“It was supremely basic to wax poetic about fall, but Kamila was happy to own her basic-girl status because September was so excessively idyllic. The warm sun. the hollow hum of cicadas and laughing children excited to be reunited with their friends after summer holidays. Foliage transforming to the exact tones that best complemented Darcy’s pale-beige and white fur and brown eyes. These picture would be epic, even unphotoshopped into Norway.”
Ok, so as a self-proclaimed Janeite, I had high hopes for this modern-day retelling of Emma. And let me tell you, Farah Heron surpassed all my expectations in this delightful, swoony, and funny story about matchmaking, romance and frenemies.
Kamila Hussain’s life might not be perfect, but, whew, it’s close. She lives a life of comfort, filled with her elaborate Bollywood movie parties, a dog with more Instagram followers than most reality stars, a job she loves, and an endless array of friends who clearly need her help finding love. In fact, Kamila is so busy with her friends’ love lives, she’s hardly given any thought to her own . . .
Fortunately, Kamila has Rohan Nasser. A longtime friend of the family, he’s hugely successful, with the deliciously lean, firm body of a rock climber. Only lately, Kamila’s “harmless flirting” with Rohan is making her insides do a little bhangra dance.
But between planning the local shelter’s puppy prom, throwing a huge work event, and proving to everyone that she’s got it all figured out, Kamila isn’t letting herself get distracted—until her secret nemesis returns to town with an eye for Rohan. Suddenly, it seems like the more Kamila tries to plan, the more things are starting to unravel—and her perfectly ordered life is about to be turned upside down.
Kamila Hussain is one of the most delightful characters I’ve read in a while. She’s faceted, difficult and has a heart of gold. She strives to be the perfect daughter, friend, and employee, but as we all know perfection is often hiding some dark spots. Kamila is delightful because she’s so darn real. Farah has crafted a character who seemingly lives a life of perfect privilege, but is overcoming emotional abuse, imposter syndrome and a crippling fear about losing her father, who’s her whole world. She is raw and emotional and the perfect modern-day heroine. She, like the original Emma, has a delightful personality: she is a whip smart accountant with a passion for accounting, but also a crazy dog lover (her beloved pup is named Darcy, naturally) who has a social media following for both herself and her dog. She also volunteers her time at the local dog shelter and is renowned for her over the top parties she throws for her friends. Basic, she may think she is, but Kamila is certainly not a simple woman.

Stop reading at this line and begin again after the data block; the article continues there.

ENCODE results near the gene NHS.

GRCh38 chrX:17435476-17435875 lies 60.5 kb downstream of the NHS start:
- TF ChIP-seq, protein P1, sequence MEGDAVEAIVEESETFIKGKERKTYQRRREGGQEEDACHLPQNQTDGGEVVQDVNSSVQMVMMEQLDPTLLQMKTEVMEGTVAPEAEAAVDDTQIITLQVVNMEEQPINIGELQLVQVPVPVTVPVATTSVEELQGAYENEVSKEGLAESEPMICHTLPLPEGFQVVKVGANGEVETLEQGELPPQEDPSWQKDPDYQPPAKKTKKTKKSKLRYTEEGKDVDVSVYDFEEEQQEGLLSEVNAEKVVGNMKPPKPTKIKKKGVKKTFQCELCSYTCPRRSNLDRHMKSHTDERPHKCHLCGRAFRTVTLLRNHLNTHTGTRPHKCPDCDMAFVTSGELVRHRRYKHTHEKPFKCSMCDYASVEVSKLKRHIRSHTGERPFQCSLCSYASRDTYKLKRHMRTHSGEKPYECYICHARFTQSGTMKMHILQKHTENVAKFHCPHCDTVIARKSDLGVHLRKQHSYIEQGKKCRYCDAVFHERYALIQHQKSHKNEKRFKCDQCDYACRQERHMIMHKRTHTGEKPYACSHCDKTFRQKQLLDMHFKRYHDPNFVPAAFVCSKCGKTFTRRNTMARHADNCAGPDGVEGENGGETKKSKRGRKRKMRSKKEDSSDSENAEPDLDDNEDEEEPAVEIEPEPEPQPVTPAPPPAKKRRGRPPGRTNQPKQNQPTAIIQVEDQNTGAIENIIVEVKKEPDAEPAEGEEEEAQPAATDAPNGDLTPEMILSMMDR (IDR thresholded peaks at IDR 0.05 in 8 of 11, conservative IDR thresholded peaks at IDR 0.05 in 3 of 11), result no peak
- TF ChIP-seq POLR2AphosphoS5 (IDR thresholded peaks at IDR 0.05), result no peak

Kamila and her longtime family friend Rohan are a sweet and spicy couple. Like Emma and Mr. Knightley that they are based on, the couple have friction and respect and watching them admit their feelings warmed my heart on a cold winter’s night. Rohan is the perfect gentleman for Kamila – he loves her heart, respects her intelligence, and quietly supports and champions her every chance he gets. The bedroom scenes in Kamila Knows Best are definitely quieter than Farah’s previous books but is much more in line with the story that this book is based on. It suits the book.
For me, a hallmark of Farah’s romances is her large cast of secondary characters that bring humour and emotion to the story. Like my other favourites by Farah, Kamila Knows Best was chock full of terrific friends and family (and food, so much delicious food). Kamila’s relationship with her father was a rollercoaster of emotion for me: he has some serious physical and mental health issues that Kamila is devoted to helping solve. Through the novel, we watch as Kamila overcomes some of her own demons and works to show her father that she is so much more than what he expects. It’s a brave act. My favourite relationship of Kamila’s, however, is with her frenemy Jana – the perfect scion Kamila has been compared to her for her entire life. Watching these two strong powerful women become vulnerable to each other was almost as emotional for me as the love story was.
With keen commentary on social issues, mental health and prejudices in the workforce, Heron modernizes Emma with her hallmark tone and wit. Kamila knows best is a feast for the eyes and heart, with subtle Austen easter eggs that will delight fans.
Thank you, Forever for the ARC in exchange for an honest review.